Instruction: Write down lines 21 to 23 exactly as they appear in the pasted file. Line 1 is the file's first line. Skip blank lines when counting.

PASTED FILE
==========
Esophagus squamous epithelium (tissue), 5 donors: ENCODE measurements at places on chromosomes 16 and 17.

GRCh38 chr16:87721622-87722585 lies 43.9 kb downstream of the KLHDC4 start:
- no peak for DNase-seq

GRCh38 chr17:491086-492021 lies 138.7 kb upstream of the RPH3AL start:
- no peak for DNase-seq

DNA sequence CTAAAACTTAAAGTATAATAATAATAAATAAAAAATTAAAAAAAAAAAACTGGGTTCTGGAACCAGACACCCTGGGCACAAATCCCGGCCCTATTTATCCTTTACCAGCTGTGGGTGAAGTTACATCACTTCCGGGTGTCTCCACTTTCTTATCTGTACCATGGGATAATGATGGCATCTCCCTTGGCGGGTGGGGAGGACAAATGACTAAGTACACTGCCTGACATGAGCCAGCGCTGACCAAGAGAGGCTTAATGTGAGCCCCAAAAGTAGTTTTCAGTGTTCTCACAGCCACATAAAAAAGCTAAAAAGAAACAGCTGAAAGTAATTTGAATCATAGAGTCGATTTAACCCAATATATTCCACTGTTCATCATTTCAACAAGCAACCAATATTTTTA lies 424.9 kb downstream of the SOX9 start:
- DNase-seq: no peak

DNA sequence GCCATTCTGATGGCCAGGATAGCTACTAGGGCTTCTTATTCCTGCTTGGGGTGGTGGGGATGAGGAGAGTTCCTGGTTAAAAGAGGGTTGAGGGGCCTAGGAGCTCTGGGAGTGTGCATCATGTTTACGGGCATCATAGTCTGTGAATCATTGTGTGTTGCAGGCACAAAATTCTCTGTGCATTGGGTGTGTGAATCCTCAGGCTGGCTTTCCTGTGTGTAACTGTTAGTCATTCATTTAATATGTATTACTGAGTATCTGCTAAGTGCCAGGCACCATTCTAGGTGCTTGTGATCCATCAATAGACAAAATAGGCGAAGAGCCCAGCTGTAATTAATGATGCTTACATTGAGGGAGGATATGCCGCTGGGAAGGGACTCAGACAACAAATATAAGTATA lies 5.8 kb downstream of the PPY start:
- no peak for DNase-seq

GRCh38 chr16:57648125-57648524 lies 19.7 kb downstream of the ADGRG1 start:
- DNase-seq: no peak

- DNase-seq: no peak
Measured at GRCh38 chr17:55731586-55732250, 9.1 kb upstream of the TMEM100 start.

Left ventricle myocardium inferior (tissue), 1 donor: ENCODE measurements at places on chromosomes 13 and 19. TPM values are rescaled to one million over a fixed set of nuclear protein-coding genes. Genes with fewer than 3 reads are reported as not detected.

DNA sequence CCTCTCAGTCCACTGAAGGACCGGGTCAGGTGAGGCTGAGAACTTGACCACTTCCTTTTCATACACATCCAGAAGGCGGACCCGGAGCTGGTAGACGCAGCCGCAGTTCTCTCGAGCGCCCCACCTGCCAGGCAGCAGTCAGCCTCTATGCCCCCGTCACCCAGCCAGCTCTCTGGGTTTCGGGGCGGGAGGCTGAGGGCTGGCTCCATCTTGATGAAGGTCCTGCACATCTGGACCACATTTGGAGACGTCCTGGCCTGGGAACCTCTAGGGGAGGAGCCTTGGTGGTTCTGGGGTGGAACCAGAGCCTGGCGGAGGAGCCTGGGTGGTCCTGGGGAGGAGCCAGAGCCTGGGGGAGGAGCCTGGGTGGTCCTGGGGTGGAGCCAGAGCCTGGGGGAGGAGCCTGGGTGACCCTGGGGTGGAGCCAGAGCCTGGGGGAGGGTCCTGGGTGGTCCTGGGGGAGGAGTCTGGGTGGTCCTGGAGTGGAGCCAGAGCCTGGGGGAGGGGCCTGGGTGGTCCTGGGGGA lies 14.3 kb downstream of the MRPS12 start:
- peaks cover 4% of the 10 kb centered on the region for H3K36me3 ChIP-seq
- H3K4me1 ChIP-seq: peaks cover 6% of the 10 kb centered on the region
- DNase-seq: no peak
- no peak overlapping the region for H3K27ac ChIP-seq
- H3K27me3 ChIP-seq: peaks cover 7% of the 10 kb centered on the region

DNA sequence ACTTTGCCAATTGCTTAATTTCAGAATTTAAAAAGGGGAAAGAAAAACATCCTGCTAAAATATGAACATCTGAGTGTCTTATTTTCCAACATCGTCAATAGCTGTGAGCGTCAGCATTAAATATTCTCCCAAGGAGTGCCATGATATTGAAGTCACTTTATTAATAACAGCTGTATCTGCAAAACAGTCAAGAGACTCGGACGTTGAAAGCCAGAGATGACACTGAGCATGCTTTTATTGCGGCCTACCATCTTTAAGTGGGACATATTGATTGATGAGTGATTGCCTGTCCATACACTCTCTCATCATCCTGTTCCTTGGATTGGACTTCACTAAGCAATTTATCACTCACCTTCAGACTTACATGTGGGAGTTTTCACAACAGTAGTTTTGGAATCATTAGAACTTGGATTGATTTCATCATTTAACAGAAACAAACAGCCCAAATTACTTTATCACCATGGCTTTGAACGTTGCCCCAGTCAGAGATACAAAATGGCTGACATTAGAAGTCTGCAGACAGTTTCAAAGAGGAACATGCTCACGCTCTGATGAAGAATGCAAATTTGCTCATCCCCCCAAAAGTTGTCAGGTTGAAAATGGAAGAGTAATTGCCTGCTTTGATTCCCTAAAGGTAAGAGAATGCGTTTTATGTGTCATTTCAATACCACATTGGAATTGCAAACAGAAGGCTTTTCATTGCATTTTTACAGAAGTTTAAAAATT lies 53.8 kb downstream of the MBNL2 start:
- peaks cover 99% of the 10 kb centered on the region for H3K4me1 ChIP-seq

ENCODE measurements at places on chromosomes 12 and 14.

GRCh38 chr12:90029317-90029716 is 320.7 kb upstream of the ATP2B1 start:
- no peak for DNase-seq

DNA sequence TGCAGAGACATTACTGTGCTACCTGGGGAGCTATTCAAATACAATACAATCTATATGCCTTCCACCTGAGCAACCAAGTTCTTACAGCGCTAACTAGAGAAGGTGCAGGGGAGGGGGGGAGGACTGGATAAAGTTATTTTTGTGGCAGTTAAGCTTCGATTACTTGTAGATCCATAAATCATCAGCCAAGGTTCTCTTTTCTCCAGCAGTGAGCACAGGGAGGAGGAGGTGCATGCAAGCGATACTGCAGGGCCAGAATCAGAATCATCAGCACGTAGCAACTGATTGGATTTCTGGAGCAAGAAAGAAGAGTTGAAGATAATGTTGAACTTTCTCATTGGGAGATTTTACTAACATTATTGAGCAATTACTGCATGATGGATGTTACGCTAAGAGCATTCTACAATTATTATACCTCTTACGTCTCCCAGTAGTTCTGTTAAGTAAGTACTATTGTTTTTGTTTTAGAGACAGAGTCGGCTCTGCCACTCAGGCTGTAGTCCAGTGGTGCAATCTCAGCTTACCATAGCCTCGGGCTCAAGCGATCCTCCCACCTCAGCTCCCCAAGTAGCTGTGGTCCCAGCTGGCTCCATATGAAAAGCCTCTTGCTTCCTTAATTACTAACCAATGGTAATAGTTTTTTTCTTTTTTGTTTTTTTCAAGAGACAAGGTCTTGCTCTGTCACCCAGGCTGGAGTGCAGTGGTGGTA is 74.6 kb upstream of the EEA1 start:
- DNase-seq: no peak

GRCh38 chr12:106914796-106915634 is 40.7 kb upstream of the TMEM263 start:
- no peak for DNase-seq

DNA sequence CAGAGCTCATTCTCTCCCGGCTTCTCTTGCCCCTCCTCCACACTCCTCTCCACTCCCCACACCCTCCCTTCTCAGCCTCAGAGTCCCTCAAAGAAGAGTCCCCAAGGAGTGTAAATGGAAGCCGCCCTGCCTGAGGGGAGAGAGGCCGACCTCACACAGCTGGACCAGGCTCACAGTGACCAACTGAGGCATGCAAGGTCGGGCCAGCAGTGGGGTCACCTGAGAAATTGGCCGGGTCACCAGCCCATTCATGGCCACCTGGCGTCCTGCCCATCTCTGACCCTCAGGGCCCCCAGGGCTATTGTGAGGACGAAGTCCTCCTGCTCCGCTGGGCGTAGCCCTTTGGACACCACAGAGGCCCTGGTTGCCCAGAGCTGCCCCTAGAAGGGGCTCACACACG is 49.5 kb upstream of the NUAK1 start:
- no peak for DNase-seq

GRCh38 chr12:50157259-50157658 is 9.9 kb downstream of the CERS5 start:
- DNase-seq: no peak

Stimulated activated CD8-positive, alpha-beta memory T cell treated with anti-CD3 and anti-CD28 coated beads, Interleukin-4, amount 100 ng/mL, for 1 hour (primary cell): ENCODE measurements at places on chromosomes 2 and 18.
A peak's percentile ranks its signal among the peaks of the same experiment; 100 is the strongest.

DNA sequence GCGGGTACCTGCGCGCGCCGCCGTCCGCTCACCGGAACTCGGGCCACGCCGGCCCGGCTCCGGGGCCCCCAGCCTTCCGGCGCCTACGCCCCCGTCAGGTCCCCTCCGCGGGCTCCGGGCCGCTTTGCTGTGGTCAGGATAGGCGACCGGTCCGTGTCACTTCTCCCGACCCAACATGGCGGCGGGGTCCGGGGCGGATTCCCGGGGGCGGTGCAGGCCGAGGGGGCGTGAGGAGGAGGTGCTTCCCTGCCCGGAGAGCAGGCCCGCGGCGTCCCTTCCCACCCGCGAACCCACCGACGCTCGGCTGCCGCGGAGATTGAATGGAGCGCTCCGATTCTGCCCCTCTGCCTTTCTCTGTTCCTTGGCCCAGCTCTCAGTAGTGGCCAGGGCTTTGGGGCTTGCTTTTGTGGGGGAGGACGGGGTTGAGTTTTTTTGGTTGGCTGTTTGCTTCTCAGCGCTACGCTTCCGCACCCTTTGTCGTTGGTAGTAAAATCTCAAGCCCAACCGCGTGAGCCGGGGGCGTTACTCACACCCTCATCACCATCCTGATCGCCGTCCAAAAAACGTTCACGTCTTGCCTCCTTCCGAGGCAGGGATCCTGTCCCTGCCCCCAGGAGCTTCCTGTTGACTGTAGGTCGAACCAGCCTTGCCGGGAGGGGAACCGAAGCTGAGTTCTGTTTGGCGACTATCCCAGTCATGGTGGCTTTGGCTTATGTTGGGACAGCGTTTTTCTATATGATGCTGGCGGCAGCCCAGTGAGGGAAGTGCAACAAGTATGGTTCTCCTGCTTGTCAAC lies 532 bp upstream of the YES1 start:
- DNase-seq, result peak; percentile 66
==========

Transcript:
DNA sequence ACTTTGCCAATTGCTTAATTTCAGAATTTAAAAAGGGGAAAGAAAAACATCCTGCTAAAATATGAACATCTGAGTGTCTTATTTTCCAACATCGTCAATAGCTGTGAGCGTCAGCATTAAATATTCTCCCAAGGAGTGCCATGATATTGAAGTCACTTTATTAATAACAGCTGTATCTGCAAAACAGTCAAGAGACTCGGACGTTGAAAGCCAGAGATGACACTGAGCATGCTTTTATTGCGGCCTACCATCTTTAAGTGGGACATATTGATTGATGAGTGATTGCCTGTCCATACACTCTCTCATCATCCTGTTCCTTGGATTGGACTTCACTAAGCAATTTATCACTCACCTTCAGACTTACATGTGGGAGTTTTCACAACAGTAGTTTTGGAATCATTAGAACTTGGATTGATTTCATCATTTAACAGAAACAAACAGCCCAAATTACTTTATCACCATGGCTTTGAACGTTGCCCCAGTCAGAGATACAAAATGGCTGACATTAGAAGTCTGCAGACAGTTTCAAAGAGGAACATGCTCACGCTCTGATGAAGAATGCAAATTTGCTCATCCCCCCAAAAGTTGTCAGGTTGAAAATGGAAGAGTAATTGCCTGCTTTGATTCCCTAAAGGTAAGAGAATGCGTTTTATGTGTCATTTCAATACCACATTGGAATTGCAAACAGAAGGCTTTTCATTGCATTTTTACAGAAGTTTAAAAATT lies 53.8 kb downstream of the MBNL2 start:
- peaks cover 99% of the 10 kb centered on the region for H3K4me1 ChIP-seq

ENCODE measurements at places on chromosomes 12 and 14.